Post # 10
    1177 posts
    Bumble bee
    • Wedding: September 2013

    Religious, don’t go to church, support gay rights. I think you can find a good non-denominational church that won’t condemn you:) It might take some time, but it’ll be worth it. I don’t avoid church because of the people, per se: I just prefer to worship in private.

    Post # 11
    1212 posts
    Bumble bee
    • Wedding: June 2012

    I think Unitarian churches tend to be pretty open minded. You could check them out and see if they fit your needs.

    Post # 12
    724 posts
    Busy bee
    • Wedding: October 2014

    I was raised very strict catholic. Went to catholic school and attended church every Sunday. Unfortunately my church and my parents are against gay rights but I am very very much for them. I am probably not going to get married in my church because of their beliefs. It just makes me sick over some of the things religious groups do and say to belittle other human brings and their beliefs. 

    Post # 13
    706 posts
    Busy bee
    • Wedding: August 2012

    This is ABSOLUTELY true. I was anti-Christianity for a while because I had only been exposed to conservative, anti gay-rights churches. After college, though, I discovered a ton of liberal Christians. I’m now more or less Lutheran (it’s complicated), and my church absolutely supports gay rights. My husband is actually a Lutheran pastor. It depends on the church, but being anti-gay rights would be pretty contrary to the Lutheran theology. Of course, there are bound to be some congregations that do not, but on a whole, the church does. I would definitely not feel comfortable attending a church that did not support gay rights.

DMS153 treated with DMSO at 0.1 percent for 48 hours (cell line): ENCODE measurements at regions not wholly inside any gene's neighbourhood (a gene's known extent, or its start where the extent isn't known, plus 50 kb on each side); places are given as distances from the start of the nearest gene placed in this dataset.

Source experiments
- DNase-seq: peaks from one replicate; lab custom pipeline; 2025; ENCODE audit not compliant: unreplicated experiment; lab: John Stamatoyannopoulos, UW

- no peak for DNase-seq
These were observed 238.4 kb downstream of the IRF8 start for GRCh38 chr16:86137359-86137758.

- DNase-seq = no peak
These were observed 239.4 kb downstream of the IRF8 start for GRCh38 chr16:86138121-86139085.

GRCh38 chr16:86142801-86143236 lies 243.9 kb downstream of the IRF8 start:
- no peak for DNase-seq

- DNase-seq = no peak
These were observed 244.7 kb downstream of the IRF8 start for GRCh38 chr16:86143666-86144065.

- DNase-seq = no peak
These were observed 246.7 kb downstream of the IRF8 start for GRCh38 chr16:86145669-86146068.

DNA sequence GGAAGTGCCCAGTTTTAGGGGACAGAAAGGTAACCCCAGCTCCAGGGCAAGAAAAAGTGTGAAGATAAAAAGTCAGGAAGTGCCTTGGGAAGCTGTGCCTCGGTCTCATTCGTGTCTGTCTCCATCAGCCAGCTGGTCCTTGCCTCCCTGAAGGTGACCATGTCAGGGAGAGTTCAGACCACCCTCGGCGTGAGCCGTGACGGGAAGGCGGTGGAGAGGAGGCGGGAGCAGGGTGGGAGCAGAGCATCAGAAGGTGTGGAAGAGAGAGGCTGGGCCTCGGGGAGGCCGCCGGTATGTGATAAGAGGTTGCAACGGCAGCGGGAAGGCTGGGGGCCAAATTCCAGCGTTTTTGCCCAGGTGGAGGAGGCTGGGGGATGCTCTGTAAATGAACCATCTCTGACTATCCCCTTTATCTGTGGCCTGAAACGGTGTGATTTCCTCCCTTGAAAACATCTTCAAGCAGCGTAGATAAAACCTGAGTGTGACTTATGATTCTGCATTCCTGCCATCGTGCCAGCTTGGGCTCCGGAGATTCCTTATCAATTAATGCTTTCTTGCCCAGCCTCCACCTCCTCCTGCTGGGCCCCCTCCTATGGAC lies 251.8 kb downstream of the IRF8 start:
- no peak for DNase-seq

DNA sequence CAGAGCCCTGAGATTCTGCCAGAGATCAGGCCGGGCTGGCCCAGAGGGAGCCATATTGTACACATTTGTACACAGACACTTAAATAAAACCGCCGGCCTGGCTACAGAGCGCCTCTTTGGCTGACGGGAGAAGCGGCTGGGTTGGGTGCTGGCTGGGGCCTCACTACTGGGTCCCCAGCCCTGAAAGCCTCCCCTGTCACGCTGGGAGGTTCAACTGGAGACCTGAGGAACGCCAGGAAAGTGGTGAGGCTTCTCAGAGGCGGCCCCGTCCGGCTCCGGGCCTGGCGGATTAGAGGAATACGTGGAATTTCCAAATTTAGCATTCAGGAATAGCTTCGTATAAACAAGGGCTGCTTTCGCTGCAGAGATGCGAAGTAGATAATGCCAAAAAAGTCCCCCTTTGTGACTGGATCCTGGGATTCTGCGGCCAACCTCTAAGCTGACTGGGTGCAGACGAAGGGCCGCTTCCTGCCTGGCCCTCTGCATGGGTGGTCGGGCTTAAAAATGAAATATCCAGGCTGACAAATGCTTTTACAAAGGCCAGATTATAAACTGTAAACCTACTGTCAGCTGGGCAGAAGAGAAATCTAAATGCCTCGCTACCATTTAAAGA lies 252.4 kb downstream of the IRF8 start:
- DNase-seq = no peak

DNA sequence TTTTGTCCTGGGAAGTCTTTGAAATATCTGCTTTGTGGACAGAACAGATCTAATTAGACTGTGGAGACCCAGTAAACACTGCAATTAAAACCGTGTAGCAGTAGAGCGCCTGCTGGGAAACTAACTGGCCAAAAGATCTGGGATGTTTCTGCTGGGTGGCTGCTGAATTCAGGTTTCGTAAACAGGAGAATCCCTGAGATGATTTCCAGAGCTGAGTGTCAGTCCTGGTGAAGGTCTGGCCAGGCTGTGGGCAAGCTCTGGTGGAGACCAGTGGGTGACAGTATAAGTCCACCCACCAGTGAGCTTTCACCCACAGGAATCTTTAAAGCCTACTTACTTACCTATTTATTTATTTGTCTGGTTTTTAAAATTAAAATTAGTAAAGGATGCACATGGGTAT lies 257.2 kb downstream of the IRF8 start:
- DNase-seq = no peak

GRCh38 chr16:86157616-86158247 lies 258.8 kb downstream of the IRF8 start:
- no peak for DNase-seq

As for other open, friendly denominations, Episcopalians, Unitarian Universalists and United Church of Christ tend to be pretty socially liberal, as well as many other protestant religions. If you are looking for the “high church” feel of the rituals of Catholicism without the homophobia,  then Episcopalianism might be a good fit for you. Let me know if you have any questions or want any other suggestions. I can ask my husband; he tends to be a good resource for such matters :).

    Post # 14
    466 posts
    Helper bee
    • Wedding: July 2012

    What I dont understand is why a church would not allow you to join if you were gay? I mean really, there are only about 4 places where gay sex is mentioned and from memory the 2 strict ones are OT (so dont count anymore, right?) one NT is talking about sex with BOYS (which IMO is more about sex with children than homosexual sex) and the other places is Jesus saying that yes you are a sinner, but I still love and forgive you… things like pre-marital sex, being drunk and dressing in an immodest (spelling?) fashion are mentioned more in the bible than gay sex is. A woman who is not a virgin on her wedding night deserves to be stoned to death according to the OT!! But you can still attend church and are welcomed in most churches if you are guilty of these other sins. What makes homosexuality so much worse?

    Does not make any sense to me. One of the many reasons I walked away from Christianity. Being Agnostic brings me far more peace!

    Post # 15
    210 posts
    Helper bee
    • Wedding: April 2013

    Fiance and I are members of the Methodist Church, though we don’t attend regularly.  While it doesn’t [yet–we’ll get there] allow gay clergy, in general it’s a fairly progressive denomination.  The Episcopalians (especially) and Presbyterians do allow gay clergy and would probably be even more welcoming to you and your partner.

    ETA: Depending on where you are, I find that non-denominationals tend to be evangelical and very conservative–but I’m sure they’re not all like that.  A good way to get a feel for a church is to find its website and read its mission statements and the like.